DEC being DEC, everything was of high quality and ran various versions of DEC’s software, but by not being open to the flood of software that IBM was allowing all companies to make to run on its machines, DEC failed to set the standard and did not follow the standard. Even for something as simple as floppy disks, DEC used its own proprietary formatting. Disks formatted to the IBM standard worked on IBM clones, but not DEC’s machines, and vice versa. And as a consequence of poor internal communications and DEC’s bias toward proprietary systems, its three microcomputers were also not compatible with each other.

As example of the problems, the Rainbow 100 was priced higher than competing systems targeting the consumer market. DEC did not have a marketing, sales and delivery system that could put its PCs into store or else sell and deliver directly to consumers. PCs did not require the lucrative support and service contracts that followed placement of minicomputers. And finally, as one sales person put it, “Why try to sell 12 Rainbows when you can get the same commission on selling just one VAX?"

A couple of years later a proposal emerged from Engineering to start over, but this time with competitively priced clones of the IBM system, able to run all the software that was making the IBM PCs so successful for business applications. Compaq had already jumped into this niche with the Compaq Deskpro. Dell followed with the Turbo PC, priced at under $800. DEC was already doing cost-effective mass production of desktop systems as video terminals. All it would take was to improve on IBM’s construction short-cuts and turn out a sturdy, fast, high-end clone. Ken Olsen killed the proposal. His attitude had always been that Digital was a leader, not a follower.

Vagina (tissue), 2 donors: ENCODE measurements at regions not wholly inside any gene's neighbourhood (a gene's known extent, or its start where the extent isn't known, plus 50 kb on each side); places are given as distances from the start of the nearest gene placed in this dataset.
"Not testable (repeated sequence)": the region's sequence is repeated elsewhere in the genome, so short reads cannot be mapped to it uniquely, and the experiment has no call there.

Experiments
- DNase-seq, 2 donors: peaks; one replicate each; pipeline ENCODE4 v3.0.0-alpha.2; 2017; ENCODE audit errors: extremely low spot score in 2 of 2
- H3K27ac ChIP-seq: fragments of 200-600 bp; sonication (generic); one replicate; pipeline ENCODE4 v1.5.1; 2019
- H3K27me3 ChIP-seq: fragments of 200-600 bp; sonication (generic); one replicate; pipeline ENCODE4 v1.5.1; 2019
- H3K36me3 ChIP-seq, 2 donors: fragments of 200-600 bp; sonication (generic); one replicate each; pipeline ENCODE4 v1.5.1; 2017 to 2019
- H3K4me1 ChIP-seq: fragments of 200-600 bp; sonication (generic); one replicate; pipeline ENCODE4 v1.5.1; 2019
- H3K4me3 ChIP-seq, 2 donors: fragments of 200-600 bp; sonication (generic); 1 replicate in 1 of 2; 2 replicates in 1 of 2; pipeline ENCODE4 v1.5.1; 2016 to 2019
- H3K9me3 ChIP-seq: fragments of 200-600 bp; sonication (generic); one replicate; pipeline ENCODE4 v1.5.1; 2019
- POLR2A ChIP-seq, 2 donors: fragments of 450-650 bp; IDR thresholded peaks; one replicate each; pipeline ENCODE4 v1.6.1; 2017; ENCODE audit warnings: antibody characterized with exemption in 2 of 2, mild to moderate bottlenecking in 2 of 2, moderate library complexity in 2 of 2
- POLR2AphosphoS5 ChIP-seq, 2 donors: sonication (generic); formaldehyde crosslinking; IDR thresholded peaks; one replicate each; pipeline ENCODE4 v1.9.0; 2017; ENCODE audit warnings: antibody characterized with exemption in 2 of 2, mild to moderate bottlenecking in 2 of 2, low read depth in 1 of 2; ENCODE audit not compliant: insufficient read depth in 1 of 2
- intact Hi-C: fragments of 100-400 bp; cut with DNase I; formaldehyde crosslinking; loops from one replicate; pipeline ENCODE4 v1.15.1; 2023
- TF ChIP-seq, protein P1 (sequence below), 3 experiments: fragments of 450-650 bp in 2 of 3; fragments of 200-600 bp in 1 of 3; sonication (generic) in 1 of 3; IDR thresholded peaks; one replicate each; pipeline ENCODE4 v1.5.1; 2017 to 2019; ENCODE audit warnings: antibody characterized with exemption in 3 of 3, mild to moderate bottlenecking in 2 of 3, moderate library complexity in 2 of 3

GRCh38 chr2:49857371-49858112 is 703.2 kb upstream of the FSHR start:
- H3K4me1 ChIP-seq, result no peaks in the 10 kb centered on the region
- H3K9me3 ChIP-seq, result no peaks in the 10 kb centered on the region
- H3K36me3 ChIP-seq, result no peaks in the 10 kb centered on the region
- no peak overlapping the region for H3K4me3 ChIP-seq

By the time Olsen reversed himself on this topic – in 1991 – it was too late. DEC brought out a series of high-end, extremely reliable, IBM-compatible machines under the Prioris, Celebris and Venturis brands. But Compaq, Dell, Gateway and others had a much larger share of what was transitioning to a low profit margin business. When merger talks first started with Compaq in 1996, Digital was manufacturing about one million PCs a year. Compaq was doing twelve times that number. Compaq did not want DEC’s PC business. After the 1998 acquisition, what had been Digital’s PC business was discontinued.